Nir Goldshlager has found ways to gain unauthorized access to Facebook accounts. He has hacked the social network more than 100 times and even wrote a recent post called “How I Hacked Any Facebook Account… Again!”. But Nir is one of the good guys, known as the “white hat” hackers, and helps Facebook improve its security. Actually, he saved Facebook twice this year.
Goldshlager discovered a major security breach in Facebook’s OAuth authentication protocol for external services, that would allow hackers to take control of accounts. Facebook covered the breach but then Goldshlager discovered a second major problem in the corrected code.
He said it takes him around five hours to find a Facebook bug.
It looks like Facebook owes Goldshlager big time!
“Even after they repaired the hole I managed to take over accounts through two parallel channels,” Goldshlager said. “One was by sending a link directly to a user, taking advantage of the hole and gaining access to accounts, and injecting code to masses of data that many users access.”
“Users would have no way of knowing that I had accessed their account. I was able to access all personal information, including private pages with statistics, content, friends lists, etc.”
Two years ago, Facebook launched its “bug bounty program” which pays independent researchers to report security flaws in the social-networking site. The program encourages the “white hat” hackers to find and report bugs so that Facebook can fix them before the “black hat” hackers exploit them for malicious purposes.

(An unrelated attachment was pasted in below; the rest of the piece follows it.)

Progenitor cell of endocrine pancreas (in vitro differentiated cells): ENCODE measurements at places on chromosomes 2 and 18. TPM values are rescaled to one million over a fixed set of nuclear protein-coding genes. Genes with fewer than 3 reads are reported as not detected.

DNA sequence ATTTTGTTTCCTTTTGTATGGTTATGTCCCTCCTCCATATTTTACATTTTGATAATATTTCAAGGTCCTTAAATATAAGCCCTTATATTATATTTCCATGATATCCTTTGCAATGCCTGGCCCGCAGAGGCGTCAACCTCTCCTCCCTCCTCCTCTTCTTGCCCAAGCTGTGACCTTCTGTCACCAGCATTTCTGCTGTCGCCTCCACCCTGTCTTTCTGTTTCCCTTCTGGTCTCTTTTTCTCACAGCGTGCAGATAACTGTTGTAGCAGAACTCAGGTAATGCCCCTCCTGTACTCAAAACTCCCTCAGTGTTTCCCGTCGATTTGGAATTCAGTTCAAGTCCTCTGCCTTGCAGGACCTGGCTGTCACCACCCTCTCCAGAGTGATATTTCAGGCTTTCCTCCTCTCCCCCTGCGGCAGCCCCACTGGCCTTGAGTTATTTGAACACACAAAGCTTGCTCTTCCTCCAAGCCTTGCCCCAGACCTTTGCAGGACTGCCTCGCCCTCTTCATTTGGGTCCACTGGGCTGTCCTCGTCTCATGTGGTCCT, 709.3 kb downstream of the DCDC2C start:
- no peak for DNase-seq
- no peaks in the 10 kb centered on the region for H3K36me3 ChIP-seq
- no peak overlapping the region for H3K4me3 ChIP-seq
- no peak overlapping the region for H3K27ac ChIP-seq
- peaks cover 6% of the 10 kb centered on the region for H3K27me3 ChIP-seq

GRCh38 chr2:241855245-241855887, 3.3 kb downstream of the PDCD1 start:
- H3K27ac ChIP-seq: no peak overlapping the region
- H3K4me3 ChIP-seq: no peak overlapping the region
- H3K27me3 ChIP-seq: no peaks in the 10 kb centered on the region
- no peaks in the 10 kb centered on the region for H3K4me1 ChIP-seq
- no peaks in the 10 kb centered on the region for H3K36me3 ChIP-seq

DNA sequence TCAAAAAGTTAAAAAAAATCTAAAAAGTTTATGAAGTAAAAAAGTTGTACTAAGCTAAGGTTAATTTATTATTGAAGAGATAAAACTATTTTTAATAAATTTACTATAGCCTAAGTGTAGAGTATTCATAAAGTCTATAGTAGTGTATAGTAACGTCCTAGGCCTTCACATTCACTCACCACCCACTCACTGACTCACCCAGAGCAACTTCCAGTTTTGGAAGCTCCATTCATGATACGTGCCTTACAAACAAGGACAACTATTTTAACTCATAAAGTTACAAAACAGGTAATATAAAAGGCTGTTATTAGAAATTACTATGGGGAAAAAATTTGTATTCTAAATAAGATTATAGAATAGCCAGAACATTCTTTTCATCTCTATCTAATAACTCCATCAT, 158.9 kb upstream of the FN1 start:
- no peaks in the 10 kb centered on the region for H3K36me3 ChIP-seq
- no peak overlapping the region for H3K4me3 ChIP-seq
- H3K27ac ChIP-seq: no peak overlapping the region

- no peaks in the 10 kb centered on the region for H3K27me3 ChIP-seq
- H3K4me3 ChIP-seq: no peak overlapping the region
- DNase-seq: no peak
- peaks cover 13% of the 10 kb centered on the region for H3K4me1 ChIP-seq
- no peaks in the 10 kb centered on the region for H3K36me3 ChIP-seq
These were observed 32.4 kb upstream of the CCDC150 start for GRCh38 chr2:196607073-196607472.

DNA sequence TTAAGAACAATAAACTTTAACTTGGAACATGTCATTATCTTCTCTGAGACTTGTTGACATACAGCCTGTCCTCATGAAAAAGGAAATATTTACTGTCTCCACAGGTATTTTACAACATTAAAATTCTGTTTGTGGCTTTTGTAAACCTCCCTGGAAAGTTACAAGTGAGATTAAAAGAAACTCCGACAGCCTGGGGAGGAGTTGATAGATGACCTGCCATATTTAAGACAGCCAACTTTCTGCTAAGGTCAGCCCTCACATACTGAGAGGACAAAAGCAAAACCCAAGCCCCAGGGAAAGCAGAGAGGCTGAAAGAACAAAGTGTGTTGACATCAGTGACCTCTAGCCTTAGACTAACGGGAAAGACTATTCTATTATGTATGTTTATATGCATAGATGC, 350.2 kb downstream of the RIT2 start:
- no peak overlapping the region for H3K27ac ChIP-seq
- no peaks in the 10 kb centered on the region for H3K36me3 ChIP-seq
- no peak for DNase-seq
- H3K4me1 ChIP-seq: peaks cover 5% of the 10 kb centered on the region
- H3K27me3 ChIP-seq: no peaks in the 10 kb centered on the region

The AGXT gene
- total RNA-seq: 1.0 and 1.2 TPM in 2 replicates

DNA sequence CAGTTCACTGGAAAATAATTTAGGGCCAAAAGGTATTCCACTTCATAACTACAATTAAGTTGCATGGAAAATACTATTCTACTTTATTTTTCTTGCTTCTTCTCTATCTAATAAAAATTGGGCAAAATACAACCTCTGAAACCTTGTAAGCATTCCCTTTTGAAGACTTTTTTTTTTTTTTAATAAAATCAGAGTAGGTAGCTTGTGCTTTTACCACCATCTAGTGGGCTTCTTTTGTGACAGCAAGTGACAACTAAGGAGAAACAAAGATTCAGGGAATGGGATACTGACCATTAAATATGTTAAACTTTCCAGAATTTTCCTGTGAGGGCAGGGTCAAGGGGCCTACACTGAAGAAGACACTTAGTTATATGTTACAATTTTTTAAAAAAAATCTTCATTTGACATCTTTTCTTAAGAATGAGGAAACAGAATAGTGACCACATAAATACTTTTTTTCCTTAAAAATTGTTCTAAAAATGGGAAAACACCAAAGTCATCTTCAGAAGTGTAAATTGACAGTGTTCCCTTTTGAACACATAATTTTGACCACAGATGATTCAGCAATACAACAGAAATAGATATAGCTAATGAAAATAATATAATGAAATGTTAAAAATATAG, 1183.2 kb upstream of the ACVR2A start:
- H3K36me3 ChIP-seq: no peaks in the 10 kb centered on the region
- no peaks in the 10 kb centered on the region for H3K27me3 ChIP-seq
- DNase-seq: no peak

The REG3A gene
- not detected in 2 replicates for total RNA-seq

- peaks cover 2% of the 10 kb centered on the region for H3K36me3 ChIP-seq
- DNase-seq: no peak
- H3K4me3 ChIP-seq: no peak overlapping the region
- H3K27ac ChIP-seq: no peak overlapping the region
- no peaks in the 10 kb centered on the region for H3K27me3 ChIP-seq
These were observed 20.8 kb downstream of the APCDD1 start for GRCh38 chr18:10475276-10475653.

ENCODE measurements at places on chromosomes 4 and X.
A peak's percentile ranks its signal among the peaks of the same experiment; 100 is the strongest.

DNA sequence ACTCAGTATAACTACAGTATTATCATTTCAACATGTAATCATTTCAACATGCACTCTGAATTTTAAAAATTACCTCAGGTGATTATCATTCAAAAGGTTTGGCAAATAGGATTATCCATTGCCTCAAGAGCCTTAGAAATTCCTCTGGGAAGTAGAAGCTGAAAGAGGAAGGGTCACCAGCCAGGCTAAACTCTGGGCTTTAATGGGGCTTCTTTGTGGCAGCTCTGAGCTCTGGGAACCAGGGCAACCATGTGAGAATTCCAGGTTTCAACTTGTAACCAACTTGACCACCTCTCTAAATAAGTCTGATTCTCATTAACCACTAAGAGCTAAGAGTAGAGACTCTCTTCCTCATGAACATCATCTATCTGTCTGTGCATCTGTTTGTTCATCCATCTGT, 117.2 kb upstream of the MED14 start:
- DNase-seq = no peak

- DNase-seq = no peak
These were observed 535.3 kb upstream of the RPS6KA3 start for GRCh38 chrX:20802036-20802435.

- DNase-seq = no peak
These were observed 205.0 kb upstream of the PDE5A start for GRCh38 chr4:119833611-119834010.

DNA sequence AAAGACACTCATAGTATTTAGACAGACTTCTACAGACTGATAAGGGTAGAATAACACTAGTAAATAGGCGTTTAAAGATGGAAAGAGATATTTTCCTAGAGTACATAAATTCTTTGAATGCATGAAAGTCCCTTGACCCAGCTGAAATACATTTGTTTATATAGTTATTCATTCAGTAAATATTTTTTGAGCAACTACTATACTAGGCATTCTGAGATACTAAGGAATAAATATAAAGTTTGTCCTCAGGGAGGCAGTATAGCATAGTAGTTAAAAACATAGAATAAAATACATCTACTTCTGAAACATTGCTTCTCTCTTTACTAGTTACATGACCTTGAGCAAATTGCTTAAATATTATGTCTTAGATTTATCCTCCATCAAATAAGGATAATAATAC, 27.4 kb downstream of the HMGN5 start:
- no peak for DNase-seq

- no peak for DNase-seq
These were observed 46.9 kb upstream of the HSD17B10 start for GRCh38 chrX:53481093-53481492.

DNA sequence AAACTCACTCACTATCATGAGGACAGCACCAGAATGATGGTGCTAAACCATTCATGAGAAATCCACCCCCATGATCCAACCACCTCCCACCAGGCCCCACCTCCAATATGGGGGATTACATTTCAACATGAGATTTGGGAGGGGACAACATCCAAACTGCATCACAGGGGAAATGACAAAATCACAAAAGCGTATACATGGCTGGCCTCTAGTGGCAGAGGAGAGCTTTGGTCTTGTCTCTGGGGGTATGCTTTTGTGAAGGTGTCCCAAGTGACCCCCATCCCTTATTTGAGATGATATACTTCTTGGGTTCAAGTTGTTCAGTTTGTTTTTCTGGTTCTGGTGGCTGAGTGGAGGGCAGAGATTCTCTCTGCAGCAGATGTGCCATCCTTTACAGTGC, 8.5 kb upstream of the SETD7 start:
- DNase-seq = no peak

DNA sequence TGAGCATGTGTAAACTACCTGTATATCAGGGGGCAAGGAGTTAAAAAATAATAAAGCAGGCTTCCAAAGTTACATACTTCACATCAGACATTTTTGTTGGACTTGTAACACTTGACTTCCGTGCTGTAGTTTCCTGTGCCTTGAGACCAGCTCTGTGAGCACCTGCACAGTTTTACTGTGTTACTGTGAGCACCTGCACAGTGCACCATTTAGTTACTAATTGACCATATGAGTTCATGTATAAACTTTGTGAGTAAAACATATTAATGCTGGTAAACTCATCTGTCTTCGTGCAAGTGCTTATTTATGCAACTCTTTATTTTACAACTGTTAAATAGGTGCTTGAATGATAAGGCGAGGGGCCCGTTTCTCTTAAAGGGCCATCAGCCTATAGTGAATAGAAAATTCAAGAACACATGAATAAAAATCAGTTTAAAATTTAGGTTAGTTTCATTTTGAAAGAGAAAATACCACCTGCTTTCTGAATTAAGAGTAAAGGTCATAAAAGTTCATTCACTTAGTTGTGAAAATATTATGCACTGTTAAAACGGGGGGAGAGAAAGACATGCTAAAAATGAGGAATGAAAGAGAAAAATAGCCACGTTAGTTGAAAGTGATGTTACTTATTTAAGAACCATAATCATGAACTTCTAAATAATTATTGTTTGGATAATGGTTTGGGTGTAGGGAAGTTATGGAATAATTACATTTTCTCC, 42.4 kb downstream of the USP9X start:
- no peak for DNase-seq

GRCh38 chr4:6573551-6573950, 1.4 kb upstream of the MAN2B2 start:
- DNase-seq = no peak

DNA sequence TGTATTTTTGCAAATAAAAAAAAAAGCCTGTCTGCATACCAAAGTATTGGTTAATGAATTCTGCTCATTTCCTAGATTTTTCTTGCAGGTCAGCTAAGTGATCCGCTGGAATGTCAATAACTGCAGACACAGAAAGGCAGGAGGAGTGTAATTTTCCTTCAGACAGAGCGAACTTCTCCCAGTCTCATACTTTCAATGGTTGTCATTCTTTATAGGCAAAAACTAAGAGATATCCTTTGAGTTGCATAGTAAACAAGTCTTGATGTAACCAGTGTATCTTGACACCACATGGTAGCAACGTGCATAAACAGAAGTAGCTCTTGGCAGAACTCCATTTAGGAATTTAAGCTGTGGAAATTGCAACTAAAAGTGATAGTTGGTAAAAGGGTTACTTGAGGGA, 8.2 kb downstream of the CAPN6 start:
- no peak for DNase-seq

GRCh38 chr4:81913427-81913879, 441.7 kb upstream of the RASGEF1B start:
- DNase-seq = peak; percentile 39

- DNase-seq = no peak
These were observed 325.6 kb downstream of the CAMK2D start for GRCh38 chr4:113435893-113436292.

Facebook pays a minimum of $500 for valuable information, so long as the hacker is the first to report the bug and agrees not to disclose it until after the company has fixed it. Goldshlager declined to say how much money he has made from Facebook’s bug bounty program.
“Let’s just say a good amount,” he said.
Goldshlager has tested computer security systems for some of the biggest companies in the world, including Google and Paypal. For the second year in a row, he is the No. 1 name in Facebook’s security “hall of fame,” featured on a page thanking hackers “for making a responsible disclosure to us, on behalf of over a billion users.” Goldshlager also appeared on the list in 2011, in second place.
Nir Goldshlager was born on May 19, 1985. The 27-year-old Israeli researcher is a staff member at the Israeli cyber-security firm Avnet. He is Founder/CEO of Break Security. He has also worked in:
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Besides being Top Whitehat Hacker in Facebook, he’s got special mention in Google Security Sustained Support List, helped PayPal patches Critical Security Vulnerabilities, found eBay Security Vulnerabilities, and discovered Hundreds of Banking Sites Vulnerable to RSA Security Flaw.